ASSESSING INSULIN RESISTANCE
Several methods to assess insulin resistance are available and they include fasting measurements of insulin and glucose, the oral glucose tolerance test (OGTT), the insulin tolerance test, the hyperinsulinemic euglycemic clamp, and the frequently sampled intravenous glucose tolerance test (FSIVGTT) (6).
The hyperinsulinemic euglycemic clamp and the FSIVGTT are 2 well-accepted methods to assess insulin sensitivity; however, both these tests are difficult to perform, time-consuming, expensive, and invasive (6). Simpler methods based on surrogate markers derived from fasting insulin and glucose or from an OGTT have been suggested as potential alternatives. These surrogate measures include fasting insulin, fasting glucose to fasting insulin ratio, the homeostasis model assessment of insulin resistance, and the quantitative insulin sensitivity check index. These indices have been validated and proposed for the purpose of screening in large populations of adults (6).
Validation studies have also been performed in children and adolescents with normal glucose tolerance, with good correlation coefficient with insulin sensitivity measures derived from the clamp or FSIVGTT (7). In children and adolescents, the simple use of fasting insulin, in the presence of normoglycemia, could be an estimate of insulin resistance as good as the homeostasis model assessment of insulin resistance, quantitative insulin sensitivity check index, or fasting glucose to fasting insulin ratio (8). However, it is important to acknowledge that there are some limitations in the use of these surrogate indexes related to the variability in insulin measurements across laboratories, with a consequent difficulty in comparing results obtained in different centers (6). Indexes derived from the OGTT have also been developed. Some of them, such as the whole-body insulin sensitivity index and the insulin sensitivity index, have been validated also in children and adolescents with obesity, with a good correlation with the euglycemic clamp (9).
CONCLUSIONS FROM THE 2009 CONSENSUS ON INSULIN RESISTANCE IN CHILDREN
Emerging data indicate that insulin resistance is common among children and adolescents, therefore requiring consideration early in life. However, there is still confusion on how to define insulin resistance, how to measure it, what are its risk factors, and whether there are effective strategies to prevent and treat it.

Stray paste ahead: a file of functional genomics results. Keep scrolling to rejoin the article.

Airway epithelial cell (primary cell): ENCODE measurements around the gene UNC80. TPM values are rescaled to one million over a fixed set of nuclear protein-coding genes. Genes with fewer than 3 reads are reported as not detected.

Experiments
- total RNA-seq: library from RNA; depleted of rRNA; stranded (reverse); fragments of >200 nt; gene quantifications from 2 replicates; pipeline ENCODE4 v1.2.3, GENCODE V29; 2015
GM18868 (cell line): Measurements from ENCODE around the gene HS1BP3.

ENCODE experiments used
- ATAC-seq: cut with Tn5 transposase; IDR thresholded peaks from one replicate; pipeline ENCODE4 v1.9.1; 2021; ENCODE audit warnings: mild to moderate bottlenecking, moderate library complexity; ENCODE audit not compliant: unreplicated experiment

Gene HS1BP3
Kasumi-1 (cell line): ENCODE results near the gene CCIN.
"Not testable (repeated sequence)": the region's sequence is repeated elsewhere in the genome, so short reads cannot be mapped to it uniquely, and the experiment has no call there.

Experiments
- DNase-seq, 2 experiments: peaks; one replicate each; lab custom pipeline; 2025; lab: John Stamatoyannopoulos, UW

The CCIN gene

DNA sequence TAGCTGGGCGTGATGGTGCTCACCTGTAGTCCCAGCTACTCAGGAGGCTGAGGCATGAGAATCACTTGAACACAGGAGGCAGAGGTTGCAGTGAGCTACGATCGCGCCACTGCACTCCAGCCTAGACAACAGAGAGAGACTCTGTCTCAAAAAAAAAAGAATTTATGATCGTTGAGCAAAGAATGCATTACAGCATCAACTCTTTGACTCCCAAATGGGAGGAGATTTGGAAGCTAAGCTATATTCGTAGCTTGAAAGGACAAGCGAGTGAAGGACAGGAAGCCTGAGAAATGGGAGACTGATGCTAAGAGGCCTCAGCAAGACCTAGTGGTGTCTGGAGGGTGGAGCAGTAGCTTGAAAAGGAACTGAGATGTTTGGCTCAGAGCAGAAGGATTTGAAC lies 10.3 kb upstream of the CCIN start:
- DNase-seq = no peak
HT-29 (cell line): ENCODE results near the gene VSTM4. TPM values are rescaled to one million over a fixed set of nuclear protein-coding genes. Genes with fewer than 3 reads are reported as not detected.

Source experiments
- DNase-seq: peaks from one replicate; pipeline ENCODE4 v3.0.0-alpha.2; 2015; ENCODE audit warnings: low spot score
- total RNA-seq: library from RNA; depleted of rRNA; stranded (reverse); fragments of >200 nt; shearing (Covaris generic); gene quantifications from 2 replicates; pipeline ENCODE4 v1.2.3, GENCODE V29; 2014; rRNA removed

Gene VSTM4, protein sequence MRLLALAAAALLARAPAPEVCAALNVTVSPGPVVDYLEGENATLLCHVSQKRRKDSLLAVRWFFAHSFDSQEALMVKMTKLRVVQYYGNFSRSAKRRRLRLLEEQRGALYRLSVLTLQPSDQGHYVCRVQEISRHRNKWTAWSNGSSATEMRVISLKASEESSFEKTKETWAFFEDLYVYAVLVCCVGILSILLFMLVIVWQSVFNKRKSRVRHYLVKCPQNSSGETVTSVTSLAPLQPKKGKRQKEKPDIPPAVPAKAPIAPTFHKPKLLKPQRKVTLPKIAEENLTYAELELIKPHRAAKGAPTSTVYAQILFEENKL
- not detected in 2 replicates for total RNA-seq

In 2009, the Consensus Conference on Insulin Resistance in Children was held to clarify these points (10). The Consensus highlighted the lack of a clear cutoff to define insulin resistance in children and that surrogate measures, such as fasting insulin, are poor estimates of insulin sensitivity. In addition, it emerged that based on current screening criteria and methodology, there is no justification for screening children for insulin resistance, even in those who are obese (10). However, it appears that prevention strategies should be started early in life and, with regard to treatment, lifestyle intervention, including diet and exercise, should be included, whereas metformin should be limited to selected patients (10).
The Consensus also highlighted the need for future research aimed at the careful evaluation of childhood risk factors for insulin resistance and their short- and long-term complications, including morbidity and mortality. Longitudinal studies are required to determine the best way to assess insulin sensitivity during childhood and adolescence. In particular, it is important to standardize insulin measurements and to try to identify strong surrogate biomarkers of insulin resistance that are valuable throughout childhood and adolescence (10). There is a need for high-quality studies looking at interventions starting during pregnancy and preconception and extending throughout childhood and adolescence to prevent the development of insulin resistance. Additional studies are also required to explore the potential role of both lifestyle intervention and medications in the treatment of insulin resistance (10).